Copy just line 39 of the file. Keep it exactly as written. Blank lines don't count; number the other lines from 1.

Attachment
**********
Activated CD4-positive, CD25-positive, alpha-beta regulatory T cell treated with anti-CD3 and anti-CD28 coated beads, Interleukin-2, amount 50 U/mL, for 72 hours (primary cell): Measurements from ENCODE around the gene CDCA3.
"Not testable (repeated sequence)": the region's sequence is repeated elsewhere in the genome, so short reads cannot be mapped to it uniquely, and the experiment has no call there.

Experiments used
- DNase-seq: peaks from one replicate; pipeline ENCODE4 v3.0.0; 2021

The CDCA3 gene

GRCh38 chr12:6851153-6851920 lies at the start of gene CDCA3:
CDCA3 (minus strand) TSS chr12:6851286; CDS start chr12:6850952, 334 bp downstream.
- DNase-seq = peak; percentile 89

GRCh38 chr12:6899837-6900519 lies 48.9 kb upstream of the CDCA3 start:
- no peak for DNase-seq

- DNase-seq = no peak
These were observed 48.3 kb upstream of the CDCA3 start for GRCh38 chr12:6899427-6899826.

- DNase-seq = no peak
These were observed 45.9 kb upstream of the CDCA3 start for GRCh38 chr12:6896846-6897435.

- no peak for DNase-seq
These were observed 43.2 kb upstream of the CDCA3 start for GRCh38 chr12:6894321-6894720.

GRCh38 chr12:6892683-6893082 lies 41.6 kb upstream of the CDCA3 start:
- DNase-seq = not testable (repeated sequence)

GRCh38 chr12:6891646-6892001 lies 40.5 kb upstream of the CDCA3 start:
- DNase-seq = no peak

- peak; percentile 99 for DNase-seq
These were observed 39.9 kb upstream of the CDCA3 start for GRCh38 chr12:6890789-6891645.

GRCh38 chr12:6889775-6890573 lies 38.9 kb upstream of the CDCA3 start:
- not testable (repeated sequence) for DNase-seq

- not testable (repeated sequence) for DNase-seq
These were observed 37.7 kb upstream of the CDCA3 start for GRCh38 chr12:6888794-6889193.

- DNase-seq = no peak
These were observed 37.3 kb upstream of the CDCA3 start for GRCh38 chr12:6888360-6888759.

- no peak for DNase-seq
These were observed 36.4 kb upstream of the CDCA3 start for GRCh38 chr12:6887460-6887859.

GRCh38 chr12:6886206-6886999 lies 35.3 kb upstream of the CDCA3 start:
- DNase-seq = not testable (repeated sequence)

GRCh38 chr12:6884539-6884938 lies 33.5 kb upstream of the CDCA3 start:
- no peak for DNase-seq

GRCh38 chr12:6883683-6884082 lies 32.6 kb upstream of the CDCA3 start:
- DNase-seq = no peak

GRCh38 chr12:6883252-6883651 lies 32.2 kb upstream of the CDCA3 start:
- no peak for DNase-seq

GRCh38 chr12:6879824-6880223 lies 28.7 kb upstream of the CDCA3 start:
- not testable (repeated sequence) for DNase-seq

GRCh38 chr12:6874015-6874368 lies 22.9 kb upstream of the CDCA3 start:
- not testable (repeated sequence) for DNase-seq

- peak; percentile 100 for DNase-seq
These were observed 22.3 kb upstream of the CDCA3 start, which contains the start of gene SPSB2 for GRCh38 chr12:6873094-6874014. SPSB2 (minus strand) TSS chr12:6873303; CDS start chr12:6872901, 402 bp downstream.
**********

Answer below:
GRCh38 chr12:6879824-6880223 lies 28.7 kb upstream of the CDCA3 start: